What Happens after Shopify Trial Ends?

Shopify is a versatile e-commerce software that helps merchants build websites and track inventory. For those who are interested in testing the software but aren’t sure if they are willing to commit to a pricing plan, Shopify offers a free trial. Shopify is currently offering a 90-day free trial to support aspiring entrepreneurs looking to take this time to investigate what Shopify has to offer.

But what happens after your free trial of Shopify ends?

Those who are interested in continuing to use the software must choose a pricing plan and will receive full access to the features associated with that plan. Those who do not wish to continue must either deactivate their site or let it expire on its own.

Here is a look at a few things you can do once your Shopify free trial ends.

Choose a Pricing Plan

If you continue with Shopify past the initial trial period, you must choose a pricing plan. There are three options; Basic, Standard, and Advanced.

The Basic Shopify plan is $29/month and includes all the major features. This is perfect for those just starting an online business and would prefer to save money over having all the bells and whistles.

The Standard Shopify plan is $79/month and includes more features like advanced shipping options and point of sale capabilities. This is a good plan for an established business looking for a way to streamline its procedures and manage inventory.

The Advanced Shopify Plan is $299/month and features all the possibilities Shopify has to offer and allows up to eight store locations. This is a great plan for businesses looking to scale quickly and need a solid infrastructure and professional support to do so.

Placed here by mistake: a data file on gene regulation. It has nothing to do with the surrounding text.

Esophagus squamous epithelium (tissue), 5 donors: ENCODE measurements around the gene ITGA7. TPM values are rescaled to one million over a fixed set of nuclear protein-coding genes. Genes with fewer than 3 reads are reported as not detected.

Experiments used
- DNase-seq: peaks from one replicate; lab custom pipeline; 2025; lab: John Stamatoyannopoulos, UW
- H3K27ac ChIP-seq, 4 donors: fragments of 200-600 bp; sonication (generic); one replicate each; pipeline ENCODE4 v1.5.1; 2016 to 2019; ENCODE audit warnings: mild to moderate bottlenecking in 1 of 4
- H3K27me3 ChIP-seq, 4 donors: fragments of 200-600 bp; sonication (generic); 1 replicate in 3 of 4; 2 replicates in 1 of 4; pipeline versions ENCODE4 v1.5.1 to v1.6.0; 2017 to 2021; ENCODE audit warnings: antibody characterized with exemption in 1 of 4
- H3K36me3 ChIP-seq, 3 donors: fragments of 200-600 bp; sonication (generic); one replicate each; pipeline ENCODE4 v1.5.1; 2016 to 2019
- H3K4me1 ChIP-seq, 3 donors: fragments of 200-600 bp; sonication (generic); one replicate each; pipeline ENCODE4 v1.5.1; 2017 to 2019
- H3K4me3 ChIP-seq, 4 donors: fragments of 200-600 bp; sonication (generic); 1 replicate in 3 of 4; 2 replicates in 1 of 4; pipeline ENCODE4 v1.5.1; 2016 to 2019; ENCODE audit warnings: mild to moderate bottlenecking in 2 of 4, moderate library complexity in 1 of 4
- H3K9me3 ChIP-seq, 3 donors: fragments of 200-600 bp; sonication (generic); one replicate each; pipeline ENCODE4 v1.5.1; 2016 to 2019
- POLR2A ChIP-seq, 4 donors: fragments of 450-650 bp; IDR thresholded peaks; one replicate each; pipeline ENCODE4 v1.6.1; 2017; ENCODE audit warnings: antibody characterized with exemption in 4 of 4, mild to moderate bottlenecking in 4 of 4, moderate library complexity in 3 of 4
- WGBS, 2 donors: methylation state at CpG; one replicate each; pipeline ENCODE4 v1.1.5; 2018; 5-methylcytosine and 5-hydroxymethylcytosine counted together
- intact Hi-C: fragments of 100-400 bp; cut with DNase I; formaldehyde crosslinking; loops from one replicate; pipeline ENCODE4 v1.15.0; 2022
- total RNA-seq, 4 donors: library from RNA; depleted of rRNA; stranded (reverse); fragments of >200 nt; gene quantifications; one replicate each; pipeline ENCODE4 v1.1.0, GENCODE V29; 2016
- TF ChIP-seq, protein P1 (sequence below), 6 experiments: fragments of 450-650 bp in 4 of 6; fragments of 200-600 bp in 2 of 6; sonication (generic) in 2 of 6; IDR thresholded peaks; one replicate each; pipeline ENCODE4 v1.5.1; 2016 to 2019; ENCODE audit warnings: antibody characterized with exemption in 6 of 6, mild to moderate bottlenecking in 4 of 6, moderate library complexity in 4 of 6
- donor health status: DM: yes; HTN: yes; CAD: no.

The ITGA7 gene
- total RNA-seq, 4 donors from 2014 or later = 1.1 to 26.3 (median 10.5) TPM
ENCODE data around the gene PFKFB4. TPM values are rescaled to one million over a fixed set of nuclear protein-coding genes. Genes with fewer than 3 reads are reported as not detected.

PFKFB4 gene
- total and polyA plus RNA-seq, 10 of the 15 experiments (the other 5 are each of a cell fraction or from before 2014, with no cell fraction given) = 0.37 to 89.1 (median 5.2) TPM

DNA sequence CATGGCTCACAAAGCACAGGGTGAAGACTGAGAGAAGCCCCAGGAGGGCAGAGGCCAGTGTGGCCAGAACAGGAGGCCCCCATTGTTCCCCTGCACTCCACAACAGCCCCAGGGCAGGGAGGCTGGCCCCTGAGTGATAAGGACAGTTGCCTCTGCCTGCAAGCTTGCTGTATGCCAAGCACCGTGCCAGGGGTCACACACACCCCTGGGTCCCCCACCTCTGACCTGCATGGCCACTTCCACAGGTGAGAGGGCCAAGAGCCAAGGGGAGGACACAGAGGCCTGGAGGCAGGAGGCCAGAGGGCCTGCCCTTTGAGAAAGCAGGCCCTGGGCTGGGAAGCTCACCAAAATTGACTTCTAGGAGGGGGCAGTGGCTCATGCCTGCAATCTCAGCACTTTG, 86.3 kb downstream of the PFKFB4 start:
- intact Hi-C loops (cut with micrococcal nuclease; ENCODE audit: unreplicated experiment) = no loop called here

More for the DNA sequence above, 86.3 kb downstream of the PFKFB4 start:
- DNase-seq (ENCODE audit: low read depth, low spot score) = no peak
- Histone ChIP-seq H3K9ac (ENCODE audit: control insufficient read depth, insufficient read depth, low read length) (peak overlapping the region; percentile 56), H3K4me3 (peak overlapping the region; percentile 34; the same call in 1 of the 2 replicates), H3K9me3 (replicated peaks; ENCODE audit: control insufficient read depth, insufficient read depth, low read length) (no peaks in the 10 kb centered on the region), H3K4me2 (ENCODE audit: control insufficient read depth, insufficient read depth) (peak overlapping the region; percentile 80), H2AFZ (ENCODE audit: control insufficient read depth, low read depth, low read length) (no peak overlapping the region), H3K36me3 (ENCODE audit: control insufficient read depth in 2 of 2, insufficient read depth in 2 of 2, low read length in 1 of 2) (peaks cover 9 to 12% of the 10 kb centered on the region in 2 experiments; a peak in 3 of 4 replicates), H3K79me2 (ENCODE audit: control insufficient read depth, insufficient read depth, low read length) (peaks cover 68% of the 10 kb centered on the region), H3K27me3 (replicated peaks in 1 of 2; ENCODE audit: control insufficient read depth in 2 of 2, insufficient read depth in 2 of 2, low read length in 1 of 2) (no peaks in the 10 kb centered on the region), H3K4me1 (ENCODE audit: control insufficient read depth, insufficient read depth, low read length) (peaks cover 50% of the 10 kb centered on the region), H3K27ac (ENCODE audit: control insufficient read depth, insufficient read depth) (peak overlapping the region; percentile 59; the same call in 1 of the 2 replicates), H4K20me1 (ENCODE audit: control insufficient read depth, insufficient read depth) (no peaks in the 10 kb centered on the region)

Each plan also features a different fee rate for credit card processing. For instance, the Basic plan charges a 2.9% + 30 cent fee on online credit card transactions, while the Advanced Plan charges 2.4% + 30 cents.

More specific info about the different Shopify plans is available on their website. The size of your businesses and the goals you’re looking to achieve will determine which plan you choose. If you’re just starting, it’s wise to start with the basic plan and adjust as you scale. Plans can be adjusted at any time, so there is no reason to overcommit if you’re unsure of where you’re taking your business.

Select a Custom Domain

The next step once your Shopify free trial ends is to select a custom domain. When you register with the site, you’ll receive a Shopify anchored domain. For example, instead of www.mystore.com, you’ll have a domain like www.mystore.myshopify.com.

You are free to continue to use this domain if you so choose. But if you are serious about starting an e-comm business, it’s better to choose a domain that’s easy for your audience to remember.

Shopify has its own domain registration system, so there’s no need to register with another web hosting platform. The price of a domain varies depending on the popularity of the search term – most will only cost around $15 – $20 unless you’re attempting to lock in a domain with intense competition.